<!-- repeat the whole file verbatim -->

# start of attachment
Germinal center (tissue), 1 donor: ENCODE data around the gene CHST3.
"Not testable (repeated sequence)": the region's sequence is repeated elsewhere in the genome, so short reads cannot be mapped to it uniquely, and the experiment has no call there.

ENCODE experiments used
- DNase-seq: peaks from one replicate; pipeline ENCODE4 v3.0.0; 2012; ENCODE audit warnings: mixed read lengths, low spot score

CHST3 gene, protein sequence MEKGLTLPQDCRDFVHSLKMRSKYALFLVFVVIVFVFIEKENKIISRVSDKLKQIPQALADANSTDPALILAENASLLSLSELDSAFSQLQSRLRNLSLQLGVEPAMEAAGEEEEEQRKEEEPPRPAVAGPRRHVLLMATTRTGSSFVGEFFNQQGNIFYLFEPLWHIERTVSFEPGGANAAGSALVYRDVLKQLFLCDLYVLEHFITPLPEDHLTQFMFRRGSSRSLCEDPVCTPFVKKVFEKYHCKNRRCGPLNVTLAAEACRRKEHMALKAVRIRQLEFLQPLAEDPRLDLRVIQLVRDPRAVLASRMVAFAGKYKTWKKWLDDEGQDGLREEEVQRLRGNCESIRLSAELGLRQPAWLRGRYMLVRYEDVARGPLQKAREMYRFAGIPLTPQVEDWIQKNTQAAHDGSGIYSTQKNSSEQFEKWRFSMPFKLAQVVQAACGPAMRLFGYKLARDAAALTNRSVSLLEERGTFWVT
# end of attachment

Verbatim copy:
Germinal center (tissue), 1 donor: ENCODE data around the gene CHST3.
"Not testable (repeated sequence)": the region's sequence is repeated elsewhere in the genome, so short reads cannot be mapped to it uniquely, and the experiment has no call there.

ENCODE experiments used
- DNase-seq: peaks from one replicate; pipeline ENCODE4 v3.0.0; 2012; ENCODE audit warnings: mixed read lengths, low spot score

CHST3 gene, protein sequence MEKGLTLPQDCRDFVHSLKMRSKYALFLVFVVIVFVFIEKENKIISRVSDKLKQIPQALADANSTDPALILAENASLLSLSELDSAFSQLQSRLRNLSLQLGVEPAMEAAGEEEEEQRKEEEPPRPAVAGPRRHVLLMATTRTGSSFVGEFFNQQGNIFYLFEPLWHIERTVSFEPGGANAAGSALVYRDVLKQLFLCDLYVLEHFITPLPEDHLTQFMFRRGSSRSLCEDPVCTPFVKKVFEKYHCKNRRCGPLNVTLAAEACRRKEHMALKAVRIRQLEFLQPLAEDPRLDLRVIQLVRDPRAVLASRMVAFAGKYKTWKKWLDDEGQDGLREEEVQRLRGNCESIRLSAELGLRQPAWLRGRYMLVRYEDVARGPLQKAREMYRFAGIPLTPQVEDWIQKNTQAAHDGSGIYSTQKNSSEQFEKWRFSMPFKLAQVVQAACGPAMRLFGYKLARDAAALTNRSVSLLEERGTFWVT